I’m still digging through the book case and I came across Fat Land, by Greg Critser. It’s a great read. Did you know that in 2001 a group of epidemiologists from the University of Minnesota broke with conventional wisdom and published an in-depth report on the association between fast food use and caloric intake. Studying almost 5000 adolescent students in thirty-one urban secondary schools, the researchers tracked their use of fast food restaurants through daily dietary. The results were striking. A boy who never ate at a fast food restaurant during the school week averaged a daily calorie count of 1952; one who ate fast food one o two times a week (as did more than half of all the children in the study) consumed an average of 2192 calories a day. “Fast food restaurant use was positively associate with intake of total energy, percent energy from fat, daily servings of soft drinks . . . and was inversely associated with daily servings of fruit, vegetables, and milk,” the researchers concluded. Worse, they added, “eating habits established in adolescence, including preference for and reliance on fast food, may place them at future risk for higher fat and energy intake as they move into young adulthood, a developmental period that is high risk for increased sedentary behaviors and excess weight gain.”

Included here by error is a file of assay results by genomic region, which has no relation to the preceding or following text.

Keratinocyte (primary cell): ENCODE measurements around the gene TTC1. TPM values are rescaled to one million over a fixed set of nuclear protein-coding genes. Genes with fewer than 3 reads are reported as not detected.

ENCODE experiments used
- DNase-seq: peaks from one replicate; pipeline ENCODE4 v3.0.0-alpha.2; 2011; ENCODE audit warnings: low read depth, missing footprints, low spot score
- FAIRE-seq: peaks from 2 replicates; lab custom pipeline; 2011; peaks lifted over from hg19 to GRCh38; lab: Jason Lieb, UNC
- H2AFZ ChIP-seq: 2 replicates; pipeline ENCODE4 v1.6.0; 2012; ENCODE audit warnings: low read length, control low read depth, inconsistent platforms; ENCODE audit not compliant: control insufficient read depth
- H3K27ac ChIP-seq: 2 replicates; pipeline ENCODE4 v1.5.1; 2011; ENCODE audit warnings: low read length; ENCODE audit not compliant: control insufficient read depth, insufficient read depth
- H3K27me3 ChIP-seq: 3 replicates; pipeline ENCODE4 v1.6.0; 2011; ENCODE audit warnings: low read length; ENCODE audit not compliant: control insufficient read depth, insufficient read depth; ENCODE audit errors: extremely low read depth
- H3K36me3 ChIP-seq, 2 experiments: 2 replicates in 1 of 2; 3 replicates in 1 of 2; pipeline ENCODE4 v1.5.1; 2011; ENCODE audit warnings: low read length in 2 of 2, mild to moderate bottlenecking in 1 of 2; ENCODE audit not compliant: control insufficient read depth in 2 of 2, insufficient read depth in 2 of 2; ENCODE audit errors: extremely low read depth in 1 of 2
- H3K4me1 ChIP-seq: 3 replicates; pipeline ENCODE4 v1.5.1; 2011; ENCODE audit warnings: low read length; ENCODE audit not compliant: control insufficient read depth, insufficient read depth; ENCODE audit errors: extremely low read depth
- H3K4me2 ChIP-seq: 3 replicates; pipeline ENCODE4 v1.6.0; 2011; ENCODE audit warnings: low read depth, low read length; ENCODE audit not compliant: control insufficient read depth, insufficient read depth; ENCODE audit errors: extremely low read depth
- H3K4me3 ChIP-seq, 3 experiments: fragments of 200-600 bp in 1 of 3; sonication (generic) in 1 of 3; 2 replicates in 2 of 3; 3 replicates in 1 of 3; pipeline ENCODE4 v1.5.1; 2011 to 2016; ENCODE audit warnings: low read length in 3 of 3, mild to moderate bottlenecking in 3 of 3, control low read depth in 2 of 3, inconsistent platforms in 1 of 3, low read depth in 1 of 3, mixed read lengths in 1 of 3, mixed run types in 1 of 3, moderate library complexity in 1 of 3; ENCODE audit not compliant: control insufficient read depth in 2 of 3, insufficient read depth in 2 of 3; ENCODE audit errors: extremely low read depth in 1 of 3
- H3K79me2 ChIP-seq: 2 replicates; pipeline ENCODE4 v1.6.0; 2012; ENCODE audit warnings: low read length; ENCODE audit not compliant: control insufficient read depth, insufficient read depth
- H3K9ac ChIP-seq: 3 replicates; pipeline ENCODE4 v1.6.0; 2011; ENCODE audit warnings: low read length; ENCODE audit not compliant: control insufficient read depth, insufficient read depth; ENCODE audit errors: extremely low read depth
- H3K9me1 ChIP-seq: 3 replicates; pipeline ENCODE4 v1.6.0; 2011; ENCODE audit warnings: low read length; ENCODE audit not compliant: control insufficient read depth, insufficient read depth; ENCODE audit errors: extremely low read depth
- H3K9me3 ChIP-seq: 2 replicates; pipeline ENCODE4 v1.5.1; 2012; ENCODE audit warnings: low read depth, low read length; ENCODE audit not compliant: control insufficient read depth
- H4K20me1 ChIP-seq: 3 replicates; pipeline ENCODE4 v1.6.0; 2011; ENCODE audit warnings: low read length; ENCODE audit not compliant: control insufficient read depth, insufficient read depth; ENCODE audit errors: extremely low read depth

I’ve been harping on childhood obesity and one sure way of reducing calorie intake and providing opportunities for healthy food is for families to eat at home, at the table together. I remember as a child on the farm that a trip to McDonald’s happened once or twice a year – it was a rare, special event, not the norm.

If you have a child who is over weight or obese, consider hypnosis. Hypnotherapy is a safe and powerful tool to decrease desires for junk food and increase desires for vegetables and whole grains. All hypnosis is self-hypnosis – it is safe, fun and easy for your children (and you too) to use.